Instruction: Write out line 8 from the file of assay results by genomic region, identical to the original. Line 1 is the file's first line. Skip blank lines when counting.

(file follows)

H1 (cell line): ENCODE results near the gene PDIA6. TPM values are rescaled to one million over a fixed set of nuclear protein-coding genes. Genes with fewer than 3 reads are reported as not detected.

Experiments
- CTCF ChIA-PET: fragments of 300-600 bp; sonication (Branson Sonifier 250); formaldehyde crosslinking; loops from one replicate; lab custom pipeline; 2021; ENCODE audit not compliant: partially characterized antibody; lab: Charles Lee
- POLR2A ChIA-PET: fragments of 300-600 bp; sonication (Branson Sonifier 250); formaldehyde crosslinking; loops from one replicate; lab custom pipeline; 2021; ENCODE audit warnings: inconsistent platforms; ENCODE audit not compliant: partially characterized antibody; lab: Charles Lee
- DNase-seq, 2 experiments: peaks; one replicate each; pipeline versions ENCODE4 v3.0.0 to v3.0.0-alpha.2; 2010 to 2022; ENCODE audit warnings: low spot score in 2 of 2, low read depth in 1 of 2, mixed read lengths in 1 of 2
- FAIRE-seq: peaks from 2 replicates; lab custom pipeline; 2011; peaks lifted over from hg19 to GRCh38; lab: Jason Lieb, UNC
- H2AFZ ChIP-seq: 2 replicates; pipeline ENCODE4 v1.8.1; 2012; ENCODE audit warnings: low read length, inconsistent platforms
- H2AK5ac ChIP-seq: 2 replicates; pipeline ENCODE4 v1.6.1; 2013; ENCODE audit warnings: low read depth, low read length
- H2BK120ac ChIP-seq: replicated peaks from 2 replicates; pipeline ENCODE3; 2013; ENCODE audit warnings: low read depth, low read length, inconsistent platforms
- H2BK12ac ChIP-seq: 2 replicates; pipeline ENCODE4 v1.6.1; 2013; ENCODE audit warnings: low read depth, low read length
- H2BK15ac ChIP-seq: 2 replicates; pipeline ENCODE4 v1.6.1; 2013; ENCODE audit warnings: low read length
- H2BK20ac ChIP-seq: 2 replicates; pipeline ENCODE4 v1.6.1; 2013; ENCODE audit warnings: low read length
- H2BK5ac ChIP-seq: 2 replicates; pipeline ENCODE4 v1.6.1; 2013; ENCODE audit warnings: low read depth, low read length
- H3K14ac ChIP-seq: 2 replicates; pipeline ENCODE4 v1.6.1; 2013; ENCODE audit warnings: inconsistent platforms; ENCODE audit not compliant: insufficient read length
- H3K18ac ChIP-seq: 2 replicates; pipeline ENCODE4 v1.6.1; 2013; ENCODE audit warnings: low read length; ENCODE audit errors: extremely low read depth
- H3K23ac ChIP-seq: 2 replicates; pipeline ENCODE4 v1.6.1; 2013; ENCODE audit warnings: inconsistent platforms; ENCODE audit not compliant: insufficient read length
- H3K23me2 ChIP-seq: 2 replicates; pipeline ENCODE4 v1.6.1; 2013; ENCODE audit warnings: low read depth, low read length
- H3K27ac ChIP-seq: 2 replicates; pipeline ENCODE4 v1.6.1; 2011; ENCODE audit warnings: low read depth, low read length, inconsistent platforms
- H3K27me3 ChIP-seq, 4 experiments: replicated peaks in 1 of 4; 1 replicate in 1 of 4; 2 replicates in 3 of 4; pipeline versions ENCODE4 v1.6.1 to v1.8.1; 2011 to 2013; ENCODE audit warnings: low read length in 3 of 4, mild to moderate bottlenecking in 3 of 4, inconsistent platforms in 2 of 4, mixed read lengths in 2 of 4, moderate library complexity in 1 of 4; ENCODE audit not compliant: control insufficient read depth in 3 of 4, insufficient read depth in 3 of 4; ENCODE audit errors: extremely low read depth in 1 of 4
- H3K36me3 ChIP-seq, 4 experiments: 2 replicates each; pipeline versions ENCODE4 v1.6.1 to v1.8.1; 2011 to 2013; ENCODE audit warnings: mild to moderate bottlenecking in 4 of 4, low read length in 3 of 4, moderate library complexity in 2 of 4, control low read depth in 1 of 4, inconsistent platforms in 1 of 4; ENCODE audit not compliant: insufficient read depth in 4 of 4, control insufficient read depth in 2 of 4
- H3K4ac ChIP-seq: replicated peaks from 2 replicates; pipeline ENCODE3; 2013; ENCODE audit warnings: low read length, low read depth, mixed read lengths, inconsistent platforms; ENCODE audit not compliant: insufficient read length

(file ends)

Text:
- H2AK5ac ChIP-seq: 2 replicates; pipeline ENCODE4 v1.6.1; 2013; ENCODE audit warnings: low read depth, low read length